Deflowered: the science behind plant sex

Birds+and+the+Bees

Birds and the Bees

Rachel Duthie

One may know about the birds and the bees, but what about the plants and the seeds? Andrea Case knows all about that.

Case, a Kent State associate professor of biological sciences, has studied the evolution of reproductive systems in flowering plants for the past 23 years. Over time, her research has been published in a number of scientific journals, including the International Journal of Plant Sciences.

Case’s interest in the topic spawned from her undergraduate honors research project at the University of North Carolina, where she undertook a project studying sex determination in plants within different climates.

“It posed an interesting question within plant reproductive research,” Case said. “Maybe it’s not just sex, but a part of a separate evolutionary system.”

Flowers are genitals, Case said, and rely on pollinators, like insects and other animals, to have sex. When pollen is moved to another plant, it moves into the plant’s ovary and creates a seed, which can be found in a fruit.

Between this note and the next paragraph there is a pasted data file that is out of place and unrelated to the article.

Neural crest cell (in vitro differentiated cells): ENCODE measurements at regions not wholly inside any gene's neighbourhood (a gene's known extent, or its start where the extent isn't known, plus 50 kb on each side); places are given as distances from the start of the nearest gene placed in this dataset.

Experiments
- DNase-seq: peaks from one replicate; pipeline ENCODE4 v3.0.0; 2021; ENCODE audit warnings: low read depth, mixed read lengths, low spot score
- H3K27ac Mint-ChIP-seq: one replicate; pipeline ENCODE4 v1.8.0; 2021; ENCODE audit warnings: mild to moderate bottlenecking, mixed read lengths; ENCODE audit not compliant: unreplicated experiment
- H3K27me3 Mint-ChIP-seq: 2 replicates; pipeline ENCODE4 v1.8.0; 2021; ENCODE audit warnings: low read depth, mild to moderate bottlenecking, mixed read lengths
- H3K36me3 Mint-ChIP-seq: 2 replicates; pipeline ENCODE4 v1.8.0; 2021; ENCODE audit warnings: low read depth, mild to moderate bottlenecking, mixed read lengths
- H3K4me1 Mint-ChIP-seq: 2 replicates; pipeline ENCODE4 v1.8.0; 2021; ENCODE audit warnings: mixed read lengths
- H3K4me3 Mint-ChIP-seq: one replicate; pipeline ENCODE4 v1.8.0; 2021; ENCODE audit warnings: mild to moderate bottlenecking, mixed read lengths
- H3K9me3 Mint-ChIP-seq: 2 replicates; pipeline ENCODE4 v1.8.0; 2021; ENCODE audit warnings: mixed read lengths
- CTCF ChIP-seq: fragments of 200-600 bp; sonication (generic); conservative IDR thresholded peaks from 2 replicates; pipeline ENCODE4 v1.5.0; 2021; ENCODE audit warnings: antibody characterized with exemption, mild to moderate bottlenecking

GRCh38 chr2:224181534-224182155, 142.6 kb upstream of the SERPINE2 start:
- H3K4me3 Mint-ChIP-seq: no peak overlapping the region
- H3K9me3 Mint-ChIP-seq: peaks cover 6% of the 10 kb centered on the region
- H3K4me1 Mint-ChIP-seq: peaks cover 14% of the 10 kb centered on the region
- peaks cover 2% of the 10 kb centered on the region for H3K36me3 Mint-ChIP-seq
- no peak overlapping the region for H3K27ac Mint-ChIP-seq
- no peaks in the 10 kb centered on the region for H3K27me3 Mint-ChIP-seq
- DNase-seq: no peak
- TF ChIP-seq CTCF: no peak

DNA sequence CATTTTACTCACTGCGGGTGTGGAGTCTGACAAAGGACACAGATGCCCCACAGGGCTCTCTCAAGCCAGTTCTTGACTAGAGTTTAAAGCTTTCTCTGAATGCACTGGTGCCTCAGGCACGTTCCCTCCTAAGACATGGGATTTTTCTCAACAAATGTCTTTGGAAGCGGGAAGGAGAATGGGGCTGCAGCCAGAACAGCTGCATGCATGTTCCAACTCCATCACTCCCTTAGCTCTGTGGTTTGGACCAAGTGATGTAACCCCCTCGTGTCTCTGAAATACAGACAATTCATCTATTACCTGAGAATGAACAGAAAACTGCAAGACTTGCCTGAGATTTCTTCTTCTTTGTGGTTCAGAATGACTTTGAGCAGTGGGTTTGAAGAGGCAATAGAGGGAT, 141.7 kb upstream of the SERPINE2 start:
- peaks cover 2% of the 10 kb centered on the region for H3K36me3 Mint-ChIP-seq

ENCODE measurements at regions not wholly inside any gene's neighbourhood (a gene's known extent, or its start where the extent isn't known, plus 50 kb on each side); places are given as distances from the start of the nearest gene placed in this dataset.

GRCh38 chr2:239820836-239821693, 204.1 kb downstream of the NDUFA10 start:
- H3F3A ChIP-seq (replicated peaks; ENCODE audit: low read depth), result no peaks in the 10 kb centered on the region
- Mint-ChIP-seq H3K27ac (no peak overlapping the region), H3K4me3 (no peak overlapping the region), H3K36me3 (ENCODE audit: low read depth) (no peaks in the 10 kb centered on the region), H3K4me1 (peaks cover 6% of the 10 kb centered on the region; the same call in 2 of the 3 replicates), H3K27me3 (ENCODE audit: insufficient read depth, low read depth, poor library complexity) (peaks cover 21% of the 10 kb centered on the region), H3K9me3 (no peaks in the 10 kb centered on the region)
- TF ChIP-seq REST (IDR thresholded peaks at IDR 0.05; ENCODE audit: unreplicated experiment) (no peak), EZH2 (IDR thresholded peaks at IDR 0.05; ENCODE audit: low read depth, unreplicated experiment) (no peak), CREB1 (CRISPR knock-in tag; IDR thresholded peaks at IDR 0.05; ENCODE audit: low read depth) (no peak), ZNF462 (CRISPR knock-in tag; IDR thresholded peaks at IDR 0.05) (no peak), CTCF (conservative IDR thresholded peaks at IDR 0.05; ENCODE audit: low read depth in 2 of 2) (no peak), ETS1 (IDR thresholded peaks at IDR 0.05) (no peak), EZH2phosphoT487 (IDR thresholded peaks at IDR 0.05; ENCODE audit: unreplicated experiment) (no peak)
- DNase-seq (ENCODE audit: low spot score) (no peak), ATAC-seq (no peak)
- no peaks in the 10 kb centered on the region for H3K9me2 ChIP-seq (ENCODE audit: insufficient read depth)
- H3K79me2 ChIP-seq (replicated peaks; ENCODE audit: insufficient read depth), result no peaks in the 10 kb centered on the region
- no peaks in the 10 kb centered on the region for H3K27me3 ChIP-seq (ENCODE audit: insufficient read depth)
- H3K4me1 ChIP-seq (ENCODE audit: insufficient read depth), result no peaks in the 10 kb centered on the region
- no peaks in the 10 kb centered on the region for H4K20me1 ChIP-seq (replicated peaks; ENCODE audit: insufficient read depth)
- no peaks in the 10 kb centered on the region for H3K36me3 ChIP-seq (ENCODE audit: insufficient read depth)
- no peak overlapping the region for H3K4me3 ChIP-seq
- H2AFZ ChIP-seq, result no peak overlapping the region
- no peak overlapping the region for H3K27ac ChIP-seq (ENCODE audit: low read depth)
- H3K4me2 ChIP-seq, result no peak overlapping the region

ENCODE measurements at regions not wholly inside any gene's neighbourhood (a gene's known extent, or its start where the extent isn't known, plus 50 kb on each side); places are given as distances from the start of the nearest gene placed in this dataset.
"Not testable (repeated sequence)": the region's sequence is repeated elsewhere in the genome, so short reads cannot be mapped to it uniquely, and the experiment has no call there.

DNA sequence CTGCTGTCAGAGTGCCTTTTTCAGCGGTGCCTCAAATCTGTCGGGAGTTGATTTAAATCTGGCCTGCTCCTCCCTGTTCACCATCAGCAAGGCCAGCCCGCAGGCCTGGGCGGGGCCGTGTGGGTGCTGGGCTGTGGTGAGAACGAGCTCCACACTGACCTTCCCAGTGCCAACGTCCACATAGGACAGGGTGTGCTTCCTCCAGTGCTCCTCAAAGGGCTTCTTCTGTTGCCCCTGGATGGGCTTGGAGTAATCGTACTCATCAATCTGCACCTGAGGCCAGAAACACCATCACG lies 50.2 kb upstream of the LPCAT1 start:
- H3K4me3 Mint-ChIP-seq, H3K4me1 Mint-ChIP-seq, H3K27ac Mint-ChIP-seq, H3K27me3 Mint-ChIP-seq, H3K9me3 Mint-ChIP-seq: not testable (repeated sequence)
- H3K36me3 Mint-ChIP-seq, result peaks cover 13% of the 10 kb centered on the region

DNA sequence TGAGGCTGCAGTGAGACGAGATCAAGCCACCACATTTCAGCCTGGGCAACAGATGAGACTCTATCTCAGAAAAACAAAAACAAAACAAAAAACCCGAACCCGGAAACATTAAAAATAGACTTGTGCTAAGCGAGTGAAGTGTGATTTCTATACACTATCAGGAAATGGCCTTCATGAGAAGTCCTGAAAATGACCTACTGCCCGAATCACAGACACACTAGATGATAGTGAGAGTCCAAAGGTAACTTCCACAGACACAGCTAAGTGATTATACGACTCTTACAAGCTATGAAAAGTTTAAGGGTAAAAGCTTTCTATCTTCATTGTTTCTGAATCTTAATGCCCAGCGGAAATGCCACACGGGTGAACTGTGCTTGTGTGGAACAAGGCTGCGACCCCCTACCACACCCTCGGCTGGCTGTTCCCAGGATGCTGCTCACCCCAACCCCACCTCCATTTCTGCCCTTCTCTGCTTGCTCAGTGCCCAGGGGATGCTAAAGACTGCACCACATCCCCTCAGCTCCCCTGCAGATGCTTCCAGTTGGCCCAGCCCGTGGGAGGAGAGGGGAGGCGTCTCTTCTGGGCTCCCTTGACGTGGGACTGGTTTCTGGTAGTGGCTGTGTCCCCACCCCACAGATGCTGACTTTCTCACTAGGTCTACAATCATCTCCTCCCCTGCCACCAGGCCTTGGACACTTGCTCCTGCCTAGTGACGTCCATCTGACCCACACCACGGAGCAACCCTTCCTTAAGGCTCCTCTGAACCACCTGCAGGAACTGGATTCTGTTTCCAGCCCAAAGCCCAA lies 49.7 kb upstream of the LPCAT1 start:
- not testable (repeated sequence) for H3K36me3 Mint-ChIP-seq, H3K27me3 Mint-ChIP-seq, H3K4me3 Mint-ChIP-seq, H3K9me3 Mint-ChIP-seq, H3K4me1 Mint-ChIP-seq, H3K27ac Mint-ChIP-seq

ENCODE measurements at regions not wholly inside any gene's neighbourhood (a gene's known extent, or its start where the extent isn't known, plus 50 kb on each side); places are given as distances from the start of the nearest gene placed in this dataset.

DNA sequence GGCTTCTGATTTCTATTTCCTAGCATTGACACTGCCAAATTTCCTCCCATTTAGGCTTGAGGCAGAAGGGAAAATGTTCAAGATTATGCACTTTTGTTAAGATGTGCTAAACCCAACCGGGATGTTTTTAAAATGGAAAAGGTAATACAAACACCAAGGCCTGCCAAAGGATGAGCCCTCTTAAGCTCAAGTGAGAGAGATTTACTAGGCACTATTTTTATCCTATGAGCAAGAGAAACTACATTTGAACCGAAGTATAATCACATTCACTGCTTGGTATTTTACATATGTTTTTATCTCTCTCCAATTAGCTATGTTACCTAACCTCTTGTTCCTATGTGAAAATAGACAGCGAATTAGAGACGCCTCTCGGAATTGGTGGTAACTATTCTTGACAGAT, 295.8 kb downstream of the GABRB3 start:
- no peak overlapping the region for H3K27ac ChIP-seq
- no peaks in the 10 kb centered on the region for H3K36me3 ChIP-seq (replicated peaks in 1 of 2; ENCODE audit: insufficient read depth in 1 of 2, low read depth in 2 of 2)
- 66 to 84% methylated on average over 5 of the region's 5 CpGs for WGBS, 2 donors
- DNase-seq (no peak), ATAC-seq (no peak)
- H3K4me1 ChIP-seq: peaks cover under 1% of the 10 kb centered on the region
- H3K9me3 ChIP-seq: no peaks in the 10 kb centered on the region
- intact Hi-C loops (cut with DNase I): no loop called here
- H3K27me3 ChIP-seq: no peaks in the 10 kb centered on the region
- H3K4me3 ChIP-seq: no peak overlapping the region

“It’s funny because people don’t realize that when you’re eating a fruit, you’re eating an ovary,” Case said. “Also, when you’re eating a seed from a part of a plant, you’re eating embryos. Fruit juice is ovary juice. People don’t like to think about it, but it’s true.”

As for finding a mate? Flowers, much like humans, try to look as attractive as possible in order to reproduce.

“Flowers are so attractive because they are trying to get the attention of pollinators in order to reproduce,” Case said. “It’s quite fascinating how plants interact in order to breed. There is a science behind it.”

Rachel Duthie is the student life reporter, contact her at [email protected]